"I hadn't thought otherwise, but thank you for the reassurance. It would be most disquieting to think I'd also developed exhibitionist tendencies in my old age." They reached the booth and squashed into the small opening together out of the wind while the dandy poked buttons and listened to the receiver.
A middle-aged woman with a black brolly went past, trailing a small wire cart stuffed with groceries. The Doctor grinned at her self-consciously and hugged his sort-of-borrowed cloak tighter about him, causing her to frown in abject disapproval, scurrying down the sidewalk more quickly than before.
"This is the Doctor," said the one on the phone. "No, I'll explain later. I need you to send a car… look, would I ask for one if I had one?…Who is this? No, I won't answer a single one of your idiotic questions, get me the Brigadier!" he snapped.
The Doctor hugged the cloak and looked up at the rain-dark sky with a smile. "Ah, the good old days."
"They've been showing up in the most ungodly places," the Brigadier said, stabbing his swagger-stick towards yet another stack of sticky brown fruitcakes. "We can't tell how; it's like they're just appearing out of thin air."
"We've found four just in the loo," Benton put in with mild amusement from where he leaned against one of the walls, flicking bits of licorice out of his boot tread into a plastic bin. "No one's eaten any, of course."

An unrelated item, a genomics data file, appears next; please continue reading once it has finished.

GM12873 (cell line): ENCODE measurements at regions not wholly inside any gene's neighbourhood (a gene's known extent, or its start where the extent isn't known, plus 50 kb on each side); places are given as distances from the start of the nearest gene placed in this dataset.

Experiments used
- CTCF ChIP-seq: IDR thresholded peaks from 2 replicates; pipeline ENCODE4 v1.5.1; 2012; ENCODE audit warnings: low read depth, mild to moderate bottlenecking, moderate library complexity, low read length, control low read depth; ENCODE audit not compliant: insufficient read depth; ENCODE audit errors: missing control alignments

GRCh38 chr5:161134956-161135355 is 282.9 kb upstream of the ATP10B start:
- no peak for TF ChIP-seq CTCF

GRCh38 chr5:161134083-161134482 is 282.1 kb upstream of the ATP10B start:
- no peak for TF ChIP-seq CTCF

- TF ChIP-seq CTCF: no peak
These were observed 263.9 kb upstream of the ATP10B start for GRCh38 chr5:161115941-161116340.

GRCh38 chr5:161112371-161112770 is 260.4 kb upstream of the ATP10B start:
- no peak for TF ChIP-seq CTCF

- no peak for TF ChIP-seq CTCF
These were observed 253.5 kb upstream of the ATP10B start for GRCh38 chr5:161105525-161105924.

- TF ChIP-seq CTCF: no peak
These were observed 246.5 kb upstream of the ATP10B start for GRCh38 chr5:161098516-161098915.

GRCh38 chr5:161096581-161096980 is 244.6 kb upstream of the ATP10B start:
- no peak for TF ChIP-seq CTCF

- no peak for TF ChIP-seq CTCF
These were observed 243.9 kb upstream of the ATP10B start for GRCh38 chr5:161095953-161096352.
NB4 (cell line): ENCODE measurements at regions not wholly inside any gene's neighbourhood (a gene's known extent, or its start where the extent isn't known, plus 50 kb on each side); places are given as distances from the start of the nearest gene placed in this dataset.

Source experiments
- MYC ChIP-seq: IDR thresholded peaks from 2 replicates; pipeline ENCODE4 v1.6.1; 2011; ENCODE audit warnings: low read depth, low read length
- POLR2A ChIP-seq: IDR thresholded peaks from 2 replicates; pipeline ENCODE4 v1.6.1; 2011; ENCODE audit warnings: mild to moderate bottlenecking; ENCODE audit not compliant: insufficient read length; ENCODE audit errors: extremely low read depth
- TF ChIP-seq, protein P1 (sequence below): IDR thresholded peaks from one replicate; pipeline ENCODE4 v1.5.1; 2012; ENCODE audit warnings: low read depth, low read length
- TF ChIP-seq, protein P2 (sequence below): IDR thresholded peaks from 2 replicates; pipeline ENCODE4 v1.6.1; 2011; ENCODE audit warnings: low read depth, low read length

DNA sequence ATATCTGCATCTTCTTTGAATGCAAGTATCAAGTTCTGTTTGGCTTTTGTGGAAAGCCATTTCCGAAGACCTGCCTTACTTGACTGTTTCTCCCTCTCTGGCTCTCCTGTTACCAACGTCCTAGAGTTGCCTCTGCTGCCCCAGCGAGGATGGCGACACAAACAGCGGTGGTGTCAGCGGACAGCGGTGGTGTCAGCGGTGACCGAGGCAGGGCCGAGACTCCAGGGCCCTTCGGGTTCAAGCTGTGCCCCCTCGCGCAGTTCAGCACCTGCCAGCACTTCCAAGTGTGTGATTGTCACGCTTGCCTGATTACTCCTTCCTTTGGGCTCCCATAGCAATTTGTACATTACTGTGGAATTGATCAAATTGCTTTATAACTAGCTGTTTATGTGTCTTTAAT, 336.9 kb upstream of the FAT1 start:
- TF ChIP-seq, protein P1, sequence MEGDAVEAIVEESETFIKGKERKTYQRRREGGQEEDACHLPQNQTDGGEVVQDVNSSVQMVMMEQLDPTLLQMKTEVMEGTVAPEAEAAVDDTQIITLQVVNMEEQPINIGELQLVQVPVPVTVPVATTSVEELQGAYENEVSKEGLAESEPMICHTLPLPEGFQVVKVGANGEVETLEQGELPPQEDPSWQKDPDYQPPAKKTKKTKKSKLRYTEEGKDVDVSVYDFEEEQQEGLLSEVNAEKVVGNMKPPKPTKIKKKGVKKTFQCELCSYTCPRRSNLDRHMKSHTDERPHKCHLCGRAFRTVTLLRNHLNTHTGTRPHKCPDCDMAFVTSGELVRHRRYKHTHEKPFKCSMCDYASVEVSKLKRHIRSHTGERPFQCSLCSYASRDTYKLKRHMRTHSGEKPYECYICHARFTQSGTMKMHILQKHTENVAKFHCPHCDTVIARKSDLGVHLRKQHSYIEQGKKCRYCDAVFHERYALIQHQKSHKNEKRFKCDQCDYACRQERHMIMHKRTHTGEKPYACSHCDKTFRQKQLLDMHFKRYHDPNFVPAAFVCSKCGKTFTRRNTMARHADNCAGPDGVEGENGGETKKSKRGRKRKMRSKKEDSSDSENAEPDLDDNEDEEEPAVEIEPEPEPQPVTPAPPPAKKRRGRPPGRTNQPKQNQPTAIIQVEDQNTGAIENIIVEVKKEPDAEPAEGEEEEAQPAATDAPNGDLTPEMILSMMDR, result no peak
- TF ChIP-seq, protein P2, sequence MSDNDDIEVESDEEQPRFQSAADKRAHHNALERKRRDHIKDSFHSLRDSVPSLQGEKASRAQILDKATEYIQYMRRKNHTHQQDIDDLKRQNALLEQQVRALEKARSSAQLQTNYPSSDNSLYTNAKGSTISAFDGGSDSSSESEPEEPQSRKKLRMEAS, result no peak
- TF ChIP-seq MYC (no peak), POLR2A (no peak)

The Brigadier nodded. "Right. Standard warnings, then sent off to see what the devil is in them. What do you… or you, Doctors, know about these?"
The brown-haired man that had been introduced, albeit only to Benton and the Brigadier, as yet another version of the Doctor stuck his hands in his newly acquired UNIT-uniform pockets and politely deferred to 'their' Doctor. "I think I have a pretty good idea."
That one tipped his white-haired head in acknowledgment. "Thank you. In brief, I fully expect each and every one of these fruitcakes will eventually develop a chemical reaction and explode."
"What?" the Brigadier demanded. "Why didn't you say so at once? Sergeant!"
"Sir!" Benton stopped flicking licorice.
"Get some men and get these things out of here immediately. Metal encasements."
"Wait!" the Doctors said in unison.
"We've a better idea," the brown-haired one said with a grin.
"Yes," agreed their own version. "Gather them up and get them to his TARDIS."
"The one in the car-park?" Benton asked.
"That's my baby," grinned its owner. "I've a microtransmat I picked up. I can rig it up to be temporarily transtemporal if I have it to the TARDIS multidimensional connective nevermind."
"Does it matter if I know what that means?" the Brigadier asked as Benton obediently ran out of the room to start the fruitcake brigade running. "Or would I regret asking? And should we be expecting anymore of those damnable walking sweets?"
"If you do find any just step on them," the same one quipped, "judging by the floors around here, it seems to have done the job so far. Now if you'll pardon me, I've some rather complicated computations to string along." He strode out of the office.